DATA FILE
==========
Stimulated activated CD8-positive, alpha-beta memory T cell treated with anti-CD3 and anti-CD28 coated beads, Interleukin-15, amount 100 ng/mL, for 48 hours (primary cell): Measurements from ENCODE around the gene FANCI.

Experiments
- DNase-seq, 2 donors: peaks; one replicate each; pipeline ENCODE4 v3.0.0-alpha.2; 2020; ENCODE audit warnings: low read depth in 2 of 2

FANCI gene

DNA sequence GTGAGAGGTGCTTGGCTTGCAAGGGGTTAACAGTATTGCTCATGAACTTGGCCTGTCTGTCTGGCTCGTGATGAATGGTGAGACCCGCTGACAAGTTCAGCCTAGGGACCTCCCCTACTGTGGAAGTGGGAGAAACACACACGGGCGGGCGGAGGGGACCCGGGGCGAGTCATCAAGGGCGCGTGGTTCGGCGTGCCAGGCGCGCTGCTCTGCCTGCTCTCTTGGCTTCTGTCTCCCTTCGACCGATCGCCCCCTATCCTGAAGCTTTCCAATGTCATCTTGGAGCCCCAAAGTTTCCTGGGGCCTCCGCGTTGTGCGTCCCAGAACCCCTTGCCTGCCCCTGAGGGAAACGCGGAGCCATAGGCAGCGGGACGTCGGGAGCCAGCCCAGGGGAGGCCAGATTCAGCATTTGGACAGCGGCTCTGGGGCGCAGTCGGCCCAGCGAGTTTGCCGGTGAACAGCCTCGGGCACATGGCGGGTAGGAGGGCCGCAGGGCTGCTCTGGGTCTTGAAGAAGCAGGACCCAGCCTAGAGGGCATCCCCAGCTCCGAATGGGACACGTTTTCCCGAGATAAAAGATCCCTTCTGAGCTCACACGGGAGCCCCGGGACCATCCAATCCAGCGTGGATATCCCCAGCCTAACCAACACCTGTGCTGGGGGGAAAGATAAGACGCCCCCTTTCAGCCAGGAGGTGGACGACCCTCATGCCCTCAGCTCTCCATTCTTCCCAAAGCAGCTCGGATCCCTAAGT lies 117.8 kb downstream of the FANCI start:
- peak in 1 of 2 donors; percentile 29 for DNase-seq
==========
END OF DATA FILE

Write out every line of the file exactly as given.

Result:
Stimulated activated CD8-positive, alpha-beta memory T cell treated with anti-CD3 and anti-CD28 coated beads, Interleukin-15, amount 100 ng/mL, for 48 hours (primary cell): Measurements from ENCODE around the gene FANCI.

Experiments
- DNase-seq, 2 donors: peaks; one replicate each; pipeline ENCODE4 v3.0.0-alpha.2; 2020; ENCODE audit warnings: low read depth in 2 of 2

FANCI gene

DNA sequence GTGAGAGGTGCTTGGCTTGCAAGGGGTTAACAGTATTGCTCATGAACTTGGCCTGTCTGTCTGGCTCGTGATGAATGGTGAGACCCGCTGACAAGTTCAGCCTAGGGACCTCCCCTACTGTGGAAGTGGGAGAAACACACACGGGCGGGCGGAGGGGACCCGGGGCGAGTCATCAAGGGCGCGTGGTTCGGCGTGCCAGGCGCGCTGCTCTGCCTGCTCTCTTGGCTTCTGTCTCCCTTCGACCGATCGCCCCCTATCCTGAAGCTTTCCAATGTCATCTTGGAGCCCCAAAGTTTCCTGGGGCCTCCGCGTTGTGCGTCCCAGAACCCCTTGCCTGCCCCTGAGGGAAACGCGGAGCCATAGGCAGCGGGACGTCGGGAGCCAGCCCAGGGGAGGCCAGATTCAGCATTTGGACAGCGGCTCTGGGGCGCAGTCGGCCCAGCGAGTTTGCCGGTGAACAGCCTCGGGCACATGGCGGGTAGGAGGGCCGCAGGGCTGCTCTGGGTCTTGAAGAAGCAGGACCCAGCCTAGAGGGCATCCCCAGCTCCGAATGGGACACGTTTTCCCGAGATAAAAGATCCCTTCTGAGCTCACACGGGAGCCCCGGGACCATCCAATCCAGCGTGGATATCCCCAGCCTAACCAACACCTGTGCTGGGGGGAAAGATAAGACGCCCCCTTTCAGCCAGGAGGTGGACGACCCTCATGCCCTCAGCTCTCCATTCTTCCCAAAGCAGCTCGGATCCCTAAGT lies 117.8 kb downstream of the FANCI start:
- peak in 1 of 2 donors; percentile 29 for DNase-seq